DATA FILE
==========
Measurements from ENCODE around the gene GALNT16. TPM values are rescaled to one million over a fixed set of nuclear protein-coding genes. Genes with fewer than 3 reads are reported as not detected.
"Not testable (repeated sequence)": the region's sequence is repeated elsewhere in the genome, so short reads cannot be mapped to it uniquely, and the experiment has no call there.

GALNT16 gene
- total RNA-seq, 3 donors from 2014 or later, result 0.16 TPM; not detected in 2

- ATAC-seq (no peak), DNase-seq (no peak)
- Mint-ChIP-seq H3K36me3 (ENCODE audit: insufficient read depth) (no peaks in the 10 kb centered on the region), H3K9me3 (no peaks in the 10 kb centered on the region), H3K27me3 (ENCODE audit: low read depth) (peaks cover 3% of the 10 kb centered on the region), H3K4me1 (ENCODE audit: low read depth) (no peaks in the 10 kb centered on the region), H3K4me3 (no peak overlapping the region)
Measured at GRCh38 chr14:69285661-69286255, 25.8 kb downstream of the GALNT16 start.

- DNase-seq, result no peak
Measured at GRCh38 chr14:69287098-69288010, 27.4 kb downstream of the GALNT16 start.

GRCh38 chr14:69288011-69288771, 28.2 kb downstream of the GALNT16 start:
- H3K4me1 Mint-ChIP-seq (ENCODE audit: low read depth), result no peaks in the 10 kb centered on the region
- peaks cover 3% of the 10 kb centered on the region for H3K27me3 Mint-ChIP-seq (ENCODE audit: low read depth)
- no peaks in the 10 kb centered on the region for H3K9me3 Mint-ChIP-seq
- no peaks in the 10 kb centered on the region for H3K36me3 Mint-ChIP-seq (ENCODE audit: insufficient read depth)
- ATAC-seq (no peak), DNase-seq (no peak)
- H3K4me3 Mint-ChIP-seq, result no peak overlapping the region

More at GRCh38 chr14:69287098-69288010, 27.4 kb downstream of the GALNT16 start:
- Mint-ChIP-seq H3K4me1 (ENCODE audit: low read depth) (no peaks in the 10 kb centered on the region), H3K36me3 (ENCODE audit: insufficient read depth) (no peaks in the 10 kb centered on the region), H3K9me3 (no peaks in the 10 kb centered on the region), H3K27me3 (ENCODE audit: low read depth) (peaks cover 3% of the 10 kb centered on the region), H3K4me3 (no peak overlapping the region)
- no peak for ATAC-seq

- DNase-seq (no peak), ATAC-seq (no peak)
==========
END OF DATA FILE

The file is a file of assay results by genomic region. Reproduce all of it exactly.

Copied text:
Measurements from ENCODE around the gene GALNT16. TPM values are rescaled to one million over a fixed set of nuclear protein-coding genes. Genes with fewer than 3 reads are reported as not detected.
"Not testable (repeated sequence)": the region's sequence is repeated elsewhere in the genome, so short reads cannot be mapped to it uniquely, and the experiment has no call there.

GALNT16 gene
- total RNA-seq, 3 donors from 2014 or later, result 0.16 TPM; not detected in 2

- ATAC-seq (no peak), DNase-seq (no peak)
- Mint-ChIP-seq H3K36me3 (ENCODE audit: insufficient read depth) (no peaks in the 10 kb centered on the region), H3K9me3 (no peaks in the 10 kb centered on the region), H3K27me3 (ENCODE audit: low read depth) (peaks cover 3% of the 10 kb centered on the region), H3K4me1 (ENCODE audit: low read depth) (no peaks in the 10 kb centered on the region), H3K4me3 (no peak overlapping the region)
Measured at GRCh38 chr14:69285661-69286255, 25.8 kb downstream of the GALNT16 start.

- DNase-seq, result no peak
Measured at GRCh38 chr14:69287098-69288010, 27.4 kb downstream of the GALNT16 start.

GRCh38 chr14:69288011-69288771, 28.2 kb downstream of the GALNT16 start:
- H3K4me1 Mint-ChIP-seq (ENCODE audit: low read depth), result no peaks in the 10 kb centered on the region
- peaks cover 3% of the 10 kb centered on the region for H3K27me3 Mint-ChIP-seq (ENCODE audit: low read depth)
- no peaks in the 10 kb centered on the region for H3K9me3 Mint-ChIP-seq
- no peaks in the 10 kb centered on the region for H3K36me3 Mint-ChIP-seq (ENCODE audit: insufficient read depth)
- ATAC-seq (no peak), DNase-seq (no peak)
- H3K4me3 Mint-ChIP-seq, result no peak overlapping the region

More at GRCh38 chr14:69287098-69288010, 27.4 kb downstream of the GALNT16 start:
- Mint-ChIP-seq H3K4me1 (ENCODE audit: low read depth) (no peaks in the 10 kb centered on the region), H3K36me3 (ENCODE audit: insufficient read depth) (no peaks in the 10 kb centered on the region), H3K9me3 (no peaks in the 10 kb centered on the region), H3K27me3 (ENCODE audit: low read depth) (peaks cover 3% of the 10 kb centered on the region), H3K4me3 (no peak overlapping the region)
- no peak for ATAC-seq

- DNase-seq (no peak), ATAC-seq (no peak)